Perhaps it’s not surprising that our fast food restaurants long ago discovered that the quickest way to a teen’s heart is not through her stomach but through her brain. We can just chalk it up to good business and savvy marketing. But I sometimes wonder if the Church uses these same tactics in a way that undermines our own efforts to offer teens an authentic, transparent, and mature experience of the gospel.
I wonder if this might be why we continue to see so many teens leave the Church once they graduate high school. We’ve fed them a diet of fast food and entertainment and even though their brains crave it, eventually they realize it just doesn’t satisfy. They walk away thinking, “I know I’m supposed to like all of this, but lately it just doesn’t sit right in my stomach.” And off they go—seeking a more meaningful spiritual experience elsewhere.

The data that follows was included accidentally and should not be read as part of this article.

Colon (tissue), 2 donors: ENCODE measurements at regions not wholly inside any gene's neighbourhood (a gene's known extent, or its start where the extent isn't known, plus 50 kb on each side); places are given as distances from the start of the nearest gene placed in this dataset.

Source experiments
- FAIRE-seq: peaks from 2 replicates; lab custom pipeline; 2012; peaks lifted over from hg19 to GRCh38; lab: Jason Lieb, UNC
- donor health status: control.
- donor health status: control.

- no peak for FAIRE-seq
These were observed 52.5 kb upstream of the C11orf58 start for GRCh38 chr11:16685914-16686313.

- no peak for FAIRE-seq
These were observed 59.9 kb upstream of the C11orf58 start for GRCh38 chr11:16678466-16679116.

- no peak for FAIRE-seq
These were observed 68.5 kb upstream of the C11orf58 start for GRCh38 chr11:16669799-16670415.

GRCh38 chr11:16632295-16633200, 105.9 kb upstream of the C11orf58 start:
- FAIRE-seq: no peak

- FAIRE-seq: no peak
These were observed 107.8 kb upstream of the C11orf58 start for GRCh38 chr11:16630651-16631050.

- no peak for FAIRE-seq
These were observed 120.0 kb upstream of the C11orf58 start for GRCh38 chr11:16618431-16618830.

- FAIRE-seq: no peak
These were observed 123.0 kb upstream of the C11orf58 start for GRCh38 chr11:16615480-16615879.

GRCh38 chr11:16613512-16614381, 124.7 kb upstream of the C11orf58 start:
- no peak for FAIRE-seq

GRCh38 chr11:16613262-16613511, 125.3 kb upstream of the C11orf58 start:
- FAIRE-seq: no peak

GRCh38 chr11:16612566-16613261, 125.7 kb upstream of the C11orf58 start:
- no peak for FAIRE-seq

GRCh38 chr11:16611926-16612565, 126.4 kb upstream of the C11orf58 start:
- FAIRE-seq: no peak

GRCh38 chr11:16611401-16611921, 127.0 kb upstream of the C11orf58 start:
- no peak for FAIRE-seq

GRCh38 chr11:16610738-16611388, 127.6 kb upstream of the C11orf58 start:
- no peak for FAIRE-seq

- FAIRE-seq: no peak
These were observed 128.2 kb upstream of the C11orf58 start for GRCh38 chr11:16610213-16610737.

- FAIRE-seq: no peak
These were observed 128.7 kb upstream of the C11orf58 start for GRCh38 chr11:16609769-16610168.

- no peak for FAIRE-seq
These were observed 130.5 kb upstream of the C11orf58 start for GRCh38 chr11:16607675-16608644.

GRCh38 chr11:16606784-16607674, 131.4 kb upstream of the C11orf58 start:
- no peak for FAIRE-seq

I thought this post by Brian Kirk was pretty bold. After all, here’s a guy who makes his living in youth ministry who correlates the very industry he works in junk food for student’s souls.
The danger in that perspective is that there is an unintended consequence that could result in churches giving up on youth ministry altogether. That said, I tend to agree with Brian’s premise while wondering about the specifics. I’ve done youth ministry long enough to know that there is some junk food but there is also a whole lot of good stuff.
Question: What are areas of youth ministry that you think are junk food for students souls? What are things that we need to protect as core to youth ministry?